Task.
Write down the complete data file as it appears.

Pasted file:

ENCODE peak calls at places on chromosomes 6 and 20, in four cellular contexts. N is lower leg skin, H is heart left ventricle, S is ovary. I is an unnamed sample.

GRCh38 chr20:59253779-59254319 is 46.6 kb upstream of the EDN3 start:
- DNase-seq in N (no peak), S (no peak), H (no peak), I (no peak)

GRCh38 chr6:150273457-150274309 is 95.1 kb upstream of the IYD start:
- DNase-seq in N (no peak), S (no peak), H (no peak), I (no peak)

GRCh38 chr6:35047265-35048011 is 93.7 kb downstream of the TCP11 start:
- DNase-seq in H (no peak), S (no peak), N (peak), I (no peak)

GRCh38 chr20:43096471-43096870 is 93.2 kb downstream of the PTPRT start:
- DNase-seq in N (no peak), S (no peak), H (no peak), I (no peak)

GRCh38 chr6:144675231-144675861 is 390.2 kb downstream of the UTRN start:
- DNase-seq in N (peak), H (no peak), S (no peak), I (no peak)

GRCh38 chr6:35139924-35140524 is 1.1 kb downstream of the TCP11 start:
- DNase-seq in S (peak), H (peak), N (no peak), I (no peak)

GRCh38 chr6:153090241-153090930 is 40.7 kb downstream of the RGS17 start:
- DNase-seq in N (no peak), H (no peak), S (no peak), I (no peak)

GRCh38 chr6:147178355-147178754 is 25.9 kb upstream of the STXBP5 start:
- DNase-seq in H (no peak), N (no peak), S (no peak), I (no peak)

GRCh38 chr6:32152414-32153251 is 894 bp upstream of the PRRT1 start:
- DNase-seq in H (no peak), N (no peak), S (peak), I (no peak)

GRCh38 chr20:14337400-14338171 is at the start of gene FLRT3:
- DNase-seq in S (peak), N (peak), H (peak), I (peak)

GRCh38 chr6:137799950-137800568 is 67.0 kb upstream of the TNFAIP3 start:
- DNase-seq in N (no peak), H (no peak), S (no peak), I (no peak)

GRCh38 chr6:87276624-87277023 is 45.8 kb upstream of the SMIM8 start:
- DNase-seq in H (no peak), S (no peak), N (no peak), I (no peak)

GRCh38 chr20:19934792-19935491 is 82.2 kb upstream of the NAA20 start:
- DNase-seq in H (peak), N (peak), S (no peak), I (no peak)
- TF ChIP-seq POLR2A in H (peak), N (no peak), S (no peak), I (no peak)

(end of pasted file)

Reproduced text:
ENCODE peak calls at places on chromosomes 6 and 20, in four cellular contexts. N is lower leg skin, H is heart left ventricle, S is ovary. I is an unnamed sample.

GRCh38 chr20:59253779-59254319 is 46.6 kb upstream of the EDN3 start:
- DNase-seq in N (no peak), S (no peak), H (no peak), I (no peak)

GRCh38 chr6:150273457-150274309 is 95.1 kb upstream of the IYD start:
- DNase-seq in N (no peak), S (no peak), H (no peak), I (no peak)

GRCh38 chr6:35047265-35048011 is 93.7 kb downstream of the TCP11 start:
- DNase-seq in H (no peak), S (no peak), N (peak), I (no peak)

GRCh38 chr20:43096471-43096870 is 93.2 kb downstream of the PTPRT start:
- DNase-seq in N (no peak), S (no peak), H (no peak), I (no peak)

GRCh38 chr6:144675231-144675861 is 390.2 kb downstream of the UTRN start:
- DNase-seq in N (peak), H (no peak), S (no peak), I (no peak)

GRCh38 chr6:35139924-35140524 is 1.1 kb downstream of the TCP11 start:
- DNase-seq in S (peak), H (peak), N (no peak), I (no peak)

GRCh38 chr6:153090241-153090930 is 40.7 kb downstream of the RGS17 start:
- DNase-seq in N (no peak), H (no peak), S (no peak), I (no peak)

GRCh38 chr6:147178355-147178754 is 25.9 kb upstream of the STXBP5 start:
- DNase-seq in H (no peak), N (no peak), S (no peak), I (no peak)

GRCh38 chr6:32152414-32153251 is 894 bp upstream of the PRRT1 start:
- DNase-seq in H (no peak), N (no peak), S (peak), I (no peak)

GRCh38 chr20:14337400-14338171 is at the start of gene FLRT3:
- DNase-seq in S (peak), N (peak), H (peak), I (peak)

GRCh38 chr6:137799950-137800568 is 67.0 kb upstream of the TNFAIP3 start:
- DNase-seq in N (no peak), H (no peak), S (no peak), I (no peak)

GRCh38 chr6:87276624-87277023 is 45.8 kb upstream of the SMIM8 start:
- DNase-seq in H (no peak), S (no peak), N (no peak), I (no peak)

GRCh38 chr20:19934792-19935491 is 82.2 kb upstream of the NAA20 start:
- DNase-seq in H (peak), N (peak), S (no peak), I (no peak)
- TF ChIP-seq POLR2A in H (peak), N (no peak), S (no peak), I (no peak)